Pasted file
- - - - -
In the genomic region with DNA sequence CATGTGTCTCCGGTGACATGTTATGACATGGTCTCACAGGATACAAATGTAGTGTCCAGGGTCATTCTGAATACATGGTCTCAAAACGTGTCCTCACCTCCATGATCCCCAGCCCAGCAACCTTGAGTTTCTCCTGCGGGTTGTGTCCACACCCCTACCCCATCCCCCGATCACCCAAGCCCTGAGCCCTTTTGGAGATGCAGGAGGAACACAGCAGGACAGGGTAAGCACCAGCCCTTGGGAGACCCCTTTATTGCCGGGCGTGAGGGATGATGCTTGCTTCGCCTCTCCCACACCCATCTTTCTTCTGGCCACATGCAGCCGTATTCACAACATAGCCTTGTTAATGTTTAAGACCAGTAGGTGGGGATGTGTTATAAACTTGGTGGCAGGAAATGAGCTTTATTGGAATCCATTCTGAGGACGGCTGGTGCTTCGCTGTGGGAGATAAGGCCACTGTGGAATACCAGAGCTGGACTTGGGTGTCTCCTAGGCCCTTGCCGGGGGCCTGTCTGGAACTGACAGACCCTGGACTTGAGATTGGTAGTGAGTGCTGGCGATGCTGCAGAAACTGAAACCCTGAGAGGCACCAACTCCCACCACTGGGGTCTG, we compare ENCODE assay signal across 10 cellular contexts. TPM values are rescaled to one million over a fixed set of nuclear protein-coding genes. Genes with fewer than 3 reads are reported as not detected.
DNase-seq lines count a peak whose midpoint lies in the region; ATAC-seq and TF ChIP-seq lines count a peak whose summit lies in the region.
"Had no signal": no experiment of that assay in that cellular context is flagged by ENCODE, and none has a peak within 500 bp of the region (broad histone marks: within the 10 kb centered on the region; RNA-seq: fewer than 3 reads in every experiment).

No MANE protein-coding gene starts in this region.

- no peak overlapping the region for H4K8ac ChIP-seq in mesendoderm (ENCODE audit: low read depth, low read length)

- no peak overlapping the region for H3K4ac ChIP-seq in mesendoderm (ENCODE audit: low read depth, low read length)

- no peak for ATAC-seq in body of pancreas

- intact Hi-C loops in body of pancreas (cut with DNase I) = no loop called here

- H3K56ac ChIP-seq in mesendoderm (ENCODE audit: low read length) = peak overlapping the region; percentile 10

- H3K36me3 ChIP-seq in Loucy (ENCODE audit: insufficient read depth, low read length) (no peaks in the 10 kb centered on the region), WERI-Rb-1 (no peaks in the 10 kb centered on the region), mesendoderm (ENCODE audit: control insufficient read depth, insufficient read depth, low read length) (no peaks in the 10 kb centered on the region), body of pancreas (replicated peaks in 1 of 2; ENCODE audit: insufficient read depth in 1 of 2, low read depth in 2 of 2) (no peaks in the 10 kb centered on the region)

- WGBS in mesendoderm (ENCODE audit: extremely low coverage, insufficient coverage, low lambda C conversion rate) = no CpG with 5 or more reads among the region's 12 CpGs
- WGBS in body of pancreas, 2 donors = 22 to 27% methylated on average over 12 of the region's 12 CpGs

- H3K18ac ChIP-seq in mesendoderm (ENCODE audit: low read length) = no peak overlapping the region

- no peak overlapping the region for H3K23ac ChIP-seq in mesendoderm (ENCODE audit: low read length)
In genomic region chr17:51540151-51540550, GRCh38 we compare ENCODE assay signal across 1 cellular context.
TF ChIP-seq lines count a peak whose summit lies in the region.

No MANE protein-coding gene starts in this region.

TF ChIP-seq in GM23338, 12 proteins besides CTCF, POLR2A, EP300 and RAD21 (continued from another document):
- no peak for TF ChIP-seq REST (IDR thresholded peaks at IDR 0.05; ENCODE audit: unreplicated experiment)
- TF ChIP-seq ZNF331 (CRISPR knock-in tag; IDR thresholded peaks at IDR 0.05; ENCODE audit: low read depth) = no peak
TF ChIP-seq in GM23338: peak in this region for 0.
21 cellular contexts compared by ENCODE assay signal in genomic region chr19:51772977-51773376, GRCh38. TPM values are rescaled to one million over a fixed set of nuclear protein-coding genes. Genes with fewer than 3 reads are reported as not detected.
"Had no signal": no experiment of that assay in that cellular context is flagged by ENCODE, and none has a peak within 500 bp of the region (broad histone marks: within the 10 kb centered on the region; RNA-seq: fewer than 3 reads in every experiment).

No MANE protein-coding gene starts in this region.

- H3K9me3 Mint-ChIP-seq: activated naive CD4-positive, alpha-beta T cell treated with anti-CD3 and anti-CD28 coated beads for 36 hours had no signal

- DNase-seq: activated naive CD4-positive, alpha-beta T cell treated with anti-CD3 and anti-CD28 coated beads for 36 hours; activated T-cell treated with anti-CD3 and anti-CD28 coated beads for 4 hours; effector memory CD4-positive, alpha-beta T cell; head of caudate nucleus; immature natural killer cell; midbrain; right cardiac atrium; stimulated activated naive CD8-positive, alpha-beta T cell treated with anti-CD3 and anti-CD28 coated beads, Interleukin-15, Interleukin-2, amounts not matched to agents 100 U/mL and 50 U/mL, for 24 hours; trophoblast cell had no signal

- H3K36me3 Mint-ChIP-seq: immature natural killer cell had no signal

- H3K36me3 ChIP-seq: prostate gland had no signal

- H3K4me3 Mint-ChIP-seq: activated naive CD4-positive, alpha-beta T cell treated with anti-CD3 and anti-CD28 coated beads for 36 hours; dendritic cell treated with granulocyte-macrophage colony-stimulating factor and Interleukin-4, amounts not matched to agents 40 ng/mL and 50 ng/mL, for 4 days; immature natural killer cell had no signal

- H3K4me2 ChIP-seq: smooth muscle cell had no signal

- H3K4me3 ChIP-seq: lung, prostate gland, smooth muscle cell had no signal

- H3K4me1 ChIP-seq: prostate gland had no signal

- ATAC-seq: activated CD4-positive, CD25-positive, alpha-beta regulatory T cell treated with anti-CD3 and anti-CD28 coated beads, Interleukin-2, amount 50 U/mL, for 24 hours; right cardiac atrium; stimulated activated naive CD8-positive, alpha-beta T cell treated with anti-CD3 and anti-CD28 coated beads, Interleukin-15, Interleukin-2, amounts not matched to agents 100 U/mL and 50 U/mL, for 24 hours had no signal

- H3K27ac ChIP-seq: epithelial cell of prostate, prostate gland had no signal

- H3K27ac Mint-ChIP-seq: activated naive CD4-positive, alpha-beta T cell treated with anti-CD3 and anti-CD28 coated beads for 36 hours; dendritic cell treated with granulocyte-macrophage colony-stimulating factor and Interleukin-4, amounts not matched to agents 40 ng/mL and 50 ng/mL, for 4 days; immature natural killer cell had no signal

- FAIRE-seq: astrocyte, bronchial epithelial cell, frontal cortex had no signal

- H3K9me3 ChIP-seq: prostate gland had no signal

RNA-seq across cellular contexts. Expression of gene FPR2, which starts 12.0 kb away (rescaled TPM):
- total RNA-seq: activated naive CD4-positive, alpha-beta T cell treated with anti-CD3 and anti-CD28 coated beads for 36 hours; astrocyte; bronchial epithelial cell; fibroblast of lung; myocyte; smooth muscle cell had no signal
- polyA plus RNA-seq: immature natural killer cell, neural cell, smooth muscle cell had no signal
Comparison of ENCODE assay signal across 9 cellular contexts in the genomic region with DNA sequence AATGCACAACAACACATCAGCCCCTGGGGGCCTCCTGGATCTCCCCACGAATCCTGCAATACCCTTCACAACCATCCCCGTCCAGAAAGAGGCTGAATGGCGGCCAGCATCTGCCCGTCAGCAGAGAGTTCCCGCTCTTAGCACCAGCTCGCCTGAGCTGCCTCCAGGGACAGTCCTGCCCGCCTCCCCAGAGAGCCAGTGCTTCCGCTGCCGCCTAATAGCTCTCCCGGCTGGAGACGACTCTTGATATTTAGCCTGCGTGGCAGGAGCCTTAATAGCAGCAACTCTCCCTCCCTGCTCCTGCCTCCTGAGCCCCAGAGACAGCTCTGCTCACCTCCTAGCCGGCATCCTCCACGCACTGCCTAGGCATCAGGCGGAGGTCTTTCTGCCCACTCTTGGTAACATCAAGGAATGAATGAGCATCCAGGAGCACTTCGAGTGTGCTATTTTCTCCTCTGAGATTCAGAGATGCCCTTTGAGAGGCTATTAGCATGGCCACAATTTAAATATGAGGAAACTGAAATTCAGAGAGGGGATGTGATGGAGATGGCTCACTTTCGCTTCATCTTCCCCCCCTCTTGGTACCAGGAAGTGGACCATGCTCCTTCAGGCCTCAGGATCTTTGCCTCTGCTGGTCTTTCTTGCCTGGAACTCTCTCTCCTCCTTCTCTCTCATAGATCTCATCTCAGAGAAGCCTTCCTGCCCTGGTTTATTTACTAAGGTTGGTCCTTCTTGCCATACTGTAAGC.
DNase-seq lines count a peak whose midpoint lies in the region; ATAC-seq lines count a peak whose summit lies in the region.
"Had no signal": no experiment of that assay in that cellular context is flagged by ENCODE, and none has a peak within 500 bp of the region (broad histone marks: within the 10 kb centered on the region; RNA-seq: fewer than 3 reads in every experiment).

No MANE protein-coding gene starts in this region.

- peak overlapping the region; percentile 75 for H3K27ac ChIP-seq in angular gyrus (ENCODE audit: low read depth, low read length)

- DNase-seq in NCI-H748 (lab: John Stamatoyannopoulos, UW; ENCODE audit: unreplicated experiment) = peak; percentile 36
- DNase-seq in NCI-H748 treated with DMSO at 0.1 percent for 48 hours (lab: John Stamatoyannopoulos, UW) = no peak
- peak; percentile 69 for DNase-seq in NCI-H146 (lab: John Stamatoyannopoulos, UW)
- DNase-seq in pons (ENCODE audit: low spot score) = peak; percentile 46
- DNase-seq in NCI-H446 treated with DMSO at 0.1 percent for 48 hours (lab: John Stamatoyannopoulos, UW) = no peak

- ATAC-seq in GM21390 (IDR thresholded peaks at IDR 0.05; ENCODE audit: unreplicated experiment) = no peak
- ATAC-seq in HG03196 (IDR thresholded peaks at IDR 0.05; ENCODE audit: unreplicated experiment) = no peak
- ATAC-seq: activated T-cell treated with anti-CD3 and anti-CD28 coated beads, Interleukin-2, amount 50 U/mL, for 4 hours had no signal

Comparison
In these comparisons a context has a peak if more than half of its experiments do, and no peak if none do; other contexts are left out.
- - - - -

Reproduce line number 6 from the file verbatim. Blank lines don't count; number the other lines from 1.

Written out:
- no peak overlapping the region for H3K4ac ChIP-seq in mesendoderm (ENCODE audit: low read depth, low read length)